Home > 2012, Nibiru > Earthquakes are not a “sign of 2012”

Earthquakes are not a “sign of 2012”

Many 2012’ers say that recent earthquakes are a sign of the ‘2012 prophecy’. 2012hoax.org has written a fantastic article that shows earthquakes are not becoming more frequent or intense. There is no question that there have been a lot of earthquakes recently. But, is the number of earthquakes larger than normal? Are the earthquakes getting stronger, as some people have been claiming?


According to the USGS website [1] we expect that earthquakes will occur in the following frequency:

Magnitude No. per Year Examples
8 and higher 1 Chile 2010 (8.8), Chile 1960 (9.5), Alaska 1964 (9.2)
7 – 7.9 17 Haiti 2010 (7.0)
6 – 6.9 134 Loma Prieta, CA. 1989 (6.9)
5 – 5.9 1319
4 – 4.9 13,000
3 – 3.9 130,000 Illinois 2010 (3.8)
2 – 2.9 1,300,000

In Addition, the USGS has graphs of earthquakes statistics, including deaths, dating back to 1980 on this page.

Earthquakes not on the rise.

The claim that the number and intensity of earthquakes are “on the rise” is directly disputed by the USGS. From the USGS website [2]:

Are Earthquakes Really on the Increase?

According to long-term records (since about 1900), we expect about 17 major earthquakes (7.0 – 7.9) and one great earthquake (8.0 or above) in any given year.

We continue to be asked by many people throughout the world if earthquakes are on the increase. Although it may seem that we are having more earthquakes, earthquakes of magnitude 7.0 or greater have remained fairly constant.

A partial explanation may lie in the fact that in the last twenty years, we have definitely had an increase in the number of earthquakes we have been able to locate each year. This is because of the tremendous increase in the number of seismograph stations in the world and the many improvements in global communications. In 1931, there were about 350 stations operating in the world; today, there are more than 8,000 stations and the data now comes in rapidly from these stations by electronic mail, internet and satellite. This increase in the number of stations and the more timely receipt of data has allowed us and other seismological centers to locate earthquakes more rapidly and to locate many small earthquakes which were undetected in earlier years. The NEIC now locates about 20,000 earthquakes each year or approximately 50 per day. Also, because of the improvements in communications and the increased interest in the environment and natural disasters, the public now learns about more earthquakes.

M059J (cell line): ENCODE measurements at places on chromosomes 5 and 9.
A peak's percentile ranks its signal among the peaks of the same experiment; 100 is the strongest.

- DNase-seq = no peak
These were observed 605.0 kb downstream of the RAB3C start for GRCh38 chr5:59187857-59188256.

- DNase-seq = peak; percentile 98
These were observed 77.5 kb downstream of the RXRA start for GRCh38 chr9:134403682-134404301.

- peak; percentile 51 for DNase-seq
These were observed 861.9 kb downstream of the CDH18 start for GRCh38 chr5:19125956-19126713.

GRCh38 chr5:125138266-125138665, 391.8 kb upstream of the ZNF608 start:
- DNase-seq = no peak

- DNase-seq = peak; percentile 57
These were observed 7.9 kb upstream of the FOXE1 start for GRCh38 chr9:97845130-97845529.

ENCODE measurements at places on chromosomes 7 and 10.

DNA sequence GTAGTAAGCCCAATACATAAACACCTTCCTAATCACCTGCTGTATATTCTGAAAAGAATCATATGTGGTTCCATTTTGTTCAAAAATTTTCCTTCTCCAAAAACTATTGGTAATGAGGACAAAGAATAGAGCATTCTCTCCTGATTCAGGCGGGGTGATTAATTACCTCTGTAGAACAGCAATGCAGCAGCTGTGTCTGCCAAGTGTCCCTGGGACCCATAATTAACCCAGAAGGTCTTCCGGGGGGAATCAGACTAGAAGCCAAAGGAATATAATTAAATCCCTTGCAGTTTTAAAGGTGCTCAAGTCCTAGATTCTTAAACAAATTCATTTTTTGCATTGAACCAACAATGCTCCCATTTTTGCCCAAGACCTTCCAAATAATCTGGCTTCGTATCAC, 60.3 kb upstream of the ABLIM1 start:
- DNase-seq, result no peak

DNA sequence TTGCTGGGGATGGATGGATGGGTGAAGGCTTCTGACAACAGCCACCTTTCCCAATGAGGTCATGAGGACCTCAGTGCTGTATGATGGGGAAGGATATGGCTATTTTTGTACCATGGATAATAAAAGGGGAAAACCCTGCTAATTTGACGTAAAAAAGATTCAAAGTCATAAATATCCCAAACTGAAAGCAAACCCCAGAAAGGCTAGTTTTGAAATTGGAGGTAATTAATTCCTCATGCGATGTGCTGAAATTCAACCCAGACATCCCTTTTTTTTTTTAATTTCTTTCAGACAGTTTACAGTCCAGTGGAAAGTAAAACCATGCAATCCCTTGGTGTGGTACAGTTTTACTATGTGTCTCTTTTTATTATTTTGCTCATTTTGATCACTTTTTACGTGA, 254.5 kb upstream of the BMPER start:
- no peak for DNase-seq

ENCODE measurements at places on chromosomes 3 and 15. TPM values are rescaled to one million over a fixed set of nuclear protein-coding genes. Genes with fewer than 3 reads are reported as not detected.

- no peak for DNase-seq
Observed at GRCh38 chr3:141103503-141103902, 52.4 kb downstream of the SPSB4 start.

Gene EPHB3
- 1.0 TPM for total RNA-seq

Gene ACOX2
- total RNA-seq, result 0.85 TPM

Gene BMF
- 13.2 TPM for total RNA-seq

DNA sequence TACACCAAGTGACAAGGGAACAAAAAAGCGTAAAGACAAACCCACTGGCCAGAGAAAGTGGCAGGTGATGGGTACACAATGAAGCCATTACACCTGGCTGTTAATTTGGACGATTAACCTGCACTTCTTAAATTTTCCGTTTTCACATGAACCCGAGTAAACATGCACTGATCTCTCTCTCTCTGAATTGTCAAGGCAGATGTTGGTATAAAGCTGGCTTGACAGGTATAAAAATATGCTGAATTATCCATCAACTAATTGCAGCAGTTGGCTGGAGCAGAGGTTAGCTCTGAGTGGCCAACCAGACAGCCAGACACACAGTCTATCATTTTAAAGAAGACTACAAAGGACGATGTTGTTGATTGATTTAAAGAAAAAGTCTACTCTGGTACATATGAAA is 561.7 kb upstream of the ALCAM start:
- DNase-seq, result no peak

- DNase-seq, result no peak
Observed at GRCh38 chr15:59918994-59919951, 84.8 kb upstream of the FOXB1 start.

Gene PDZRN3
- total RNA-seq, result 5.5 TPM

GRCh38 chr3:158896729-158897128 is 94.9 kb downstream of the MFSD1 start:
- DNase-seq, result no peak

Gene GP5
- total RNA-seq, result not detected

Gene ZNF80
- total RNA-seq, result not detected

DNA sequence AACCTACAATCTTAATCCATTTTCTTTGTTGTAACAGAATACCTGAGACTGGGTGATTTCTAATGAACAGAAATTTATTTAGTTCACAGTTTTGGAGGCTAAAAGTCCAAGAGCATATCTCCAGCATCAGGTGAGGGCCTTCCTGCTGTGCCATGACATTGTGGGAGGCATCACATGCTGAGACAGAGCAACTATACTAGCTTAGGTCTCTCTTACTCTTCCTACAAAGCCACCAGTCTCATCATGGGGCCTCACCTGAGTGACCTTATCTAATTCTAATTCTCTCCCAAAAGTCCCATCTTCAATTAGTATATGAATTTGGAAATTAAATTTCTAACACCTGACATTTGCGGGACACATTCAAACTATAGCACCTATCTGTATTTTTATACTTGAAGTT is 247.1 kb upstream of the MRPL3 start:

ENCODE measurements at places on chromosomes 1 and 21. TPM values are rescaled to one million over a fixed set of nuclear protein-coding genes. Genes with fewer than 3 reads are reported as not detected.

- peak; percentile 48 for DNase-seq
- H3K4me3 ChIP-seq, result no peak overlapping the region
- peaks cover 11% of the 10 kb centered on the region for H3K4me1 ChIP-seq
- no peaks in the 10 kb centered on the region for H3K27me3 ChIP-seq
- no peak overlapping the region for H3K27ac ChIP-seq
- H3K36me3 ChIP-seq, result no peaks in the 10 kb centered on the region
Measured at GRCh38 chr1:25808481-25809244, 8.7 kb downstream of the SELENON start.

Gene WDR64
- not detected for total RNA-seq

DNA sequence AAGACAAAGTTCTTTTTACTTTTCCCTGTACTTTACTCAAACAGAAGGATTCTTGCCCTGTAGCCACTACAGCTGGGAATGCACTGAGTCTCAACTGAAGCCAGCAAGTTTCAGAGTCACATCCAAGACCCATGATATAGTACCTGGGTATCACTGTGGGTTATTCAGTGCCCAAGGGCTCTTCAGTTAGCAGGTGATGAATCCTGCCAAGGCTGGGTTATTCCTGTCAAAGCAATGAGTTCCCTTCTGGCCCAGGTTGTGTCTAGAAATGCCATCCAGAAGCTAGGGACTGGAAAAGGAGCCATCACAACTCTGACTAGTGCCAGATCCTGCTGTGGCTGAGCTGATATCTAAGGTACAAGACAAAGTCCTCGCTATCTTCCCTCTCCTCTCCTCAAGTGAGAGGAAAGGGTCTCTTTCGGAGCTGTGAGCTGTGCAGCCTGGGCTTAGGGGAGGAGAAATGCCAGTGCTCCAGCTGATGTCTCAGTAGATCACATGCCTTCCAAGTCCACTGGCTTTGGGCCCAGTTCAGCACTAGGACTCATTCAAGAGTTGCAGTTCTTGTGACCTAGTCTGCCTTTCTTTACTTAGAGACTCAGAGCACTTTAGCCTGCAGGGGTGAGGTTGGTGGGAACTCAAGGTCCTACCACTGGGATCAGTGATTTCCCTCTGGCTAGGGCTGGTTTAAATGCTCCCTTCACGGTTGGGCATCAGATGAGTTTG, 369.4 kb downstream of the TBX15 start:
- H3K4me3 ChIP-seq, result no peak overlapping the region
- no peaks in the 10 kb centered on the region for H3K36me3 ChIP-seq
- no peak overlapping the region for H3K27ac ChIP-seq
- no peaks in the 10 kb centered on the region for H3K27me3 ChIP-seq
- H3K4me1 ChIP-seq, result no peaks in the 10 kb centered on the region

Chile Earthquake


Haiti Earthquake


Illinois Earthquake

Sumatra (2004)

Sumatra Earthquake


In conclusion: Earthquakes are not becoming more frequent. Earthquakes are not becoming more intense. There is 110 years of data from the United States Geological Survey which shows that there is no increase in the size or number of earthquakes. There is no reason to expect that 2012 will be anything than an ordinary year as far as earthquakes.


[1] Note that the number of deaths is only somewhat related to magnitude. Massive quakes occurring in developed nations with strict building codes will incur far fewer deaths than moderate quakes in undeveloped or semi-developed nations without those same building codes. For example, compare the number of deaths between the Loma Prieta quake in 1989 (Mag. 7.1, 63 deaths) to the Haiti quake in 2010 (Mag 7.0, est. 230,000 deaths)


  1. February 22, 2011 at 12:17 pm

    In an ironic twist of fate, the USGS is no longer a reliable source for information when trying to debunk anything.

    Since it has now been proved they CENSOR their data (i.e. straight up delete entire quakes off the map).

    have a good one

    dutchsinse from youtube

  2. yowcrooks
    February 22, 2011 at 4:47 pm

    Note that, much like NASA and space, there are more than one organizations who monitor earthquakes, so if you don’t like the USGS pick another one – maybe the ISC, the EMSC, GEOFON, IRIS, or if you just want to look at something fancy, Princeton Universities Shakemovie and it’s backend, the Global CMT Project.

    And that’s just a few of the English speaking sites. If you want data, it’s relatively easy to find, and without watching all of those videos I wouldn’t be surprised if it’s easy to find on the very website that is claimed to be untrustworthy and unreliable.

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